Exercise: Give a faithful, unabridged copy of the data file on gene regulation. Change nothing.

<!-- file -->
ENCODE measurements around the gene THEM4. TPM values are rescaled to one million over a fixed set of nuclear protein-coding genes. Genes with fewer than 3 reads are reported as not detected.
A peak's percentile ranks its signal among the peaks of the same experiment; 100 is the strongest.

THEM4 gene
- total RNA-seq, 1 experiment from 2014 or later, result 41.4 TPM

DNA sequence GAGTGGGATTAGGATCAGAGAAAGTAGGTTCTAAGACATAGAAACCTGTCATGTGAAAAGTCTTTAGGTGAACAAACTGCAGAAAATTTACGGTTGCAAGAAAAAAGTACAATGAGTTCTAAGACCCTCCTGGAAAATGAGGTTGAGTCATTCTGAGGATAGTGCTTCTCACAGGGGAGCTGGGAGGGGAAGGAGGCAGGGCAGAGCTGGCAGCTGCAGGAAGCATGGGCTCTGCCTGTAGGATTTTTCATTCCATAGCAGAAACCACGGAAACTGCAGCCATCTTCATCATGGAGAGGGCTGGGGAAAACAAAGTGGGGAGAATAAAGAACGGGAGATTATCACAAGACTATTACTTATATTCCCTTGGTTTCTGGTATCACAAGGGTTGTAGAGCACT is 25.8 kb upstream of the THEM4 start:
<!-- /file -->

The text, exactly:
ENCODE measurements around the gene THEM4. TPM values are rescaled to one million over a fixed set of nuclear protein-coding genes. Genes with fewer than 3 reads are reported as not detected.
A peak's percentile ranks its signal among the peaks of the same experiment; 100 is the strongest.

THEM4 gene
- total RNA-seq, 1 experiment from 2014 or later, result 41.4 TPM

DNA sequence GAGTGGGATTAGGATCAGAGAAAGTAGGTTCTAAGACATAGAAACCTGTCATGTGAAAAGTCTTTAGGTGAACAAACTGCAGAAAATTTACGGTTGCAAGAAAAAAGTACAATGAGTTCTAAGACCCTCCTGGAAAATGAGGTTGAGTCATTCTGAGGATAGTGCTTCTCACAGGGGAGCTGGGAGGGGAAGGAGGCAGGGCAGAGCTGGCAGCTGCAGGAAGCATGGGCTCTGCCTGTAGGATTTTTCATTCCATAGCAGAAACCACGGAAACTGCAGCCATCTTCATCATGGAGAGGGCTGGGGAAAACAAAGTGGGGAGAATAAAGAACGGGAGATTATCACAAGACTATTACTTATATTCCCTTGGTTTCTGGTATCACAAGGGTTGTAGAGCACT is 25.8 kb upstream of the THEM4 start: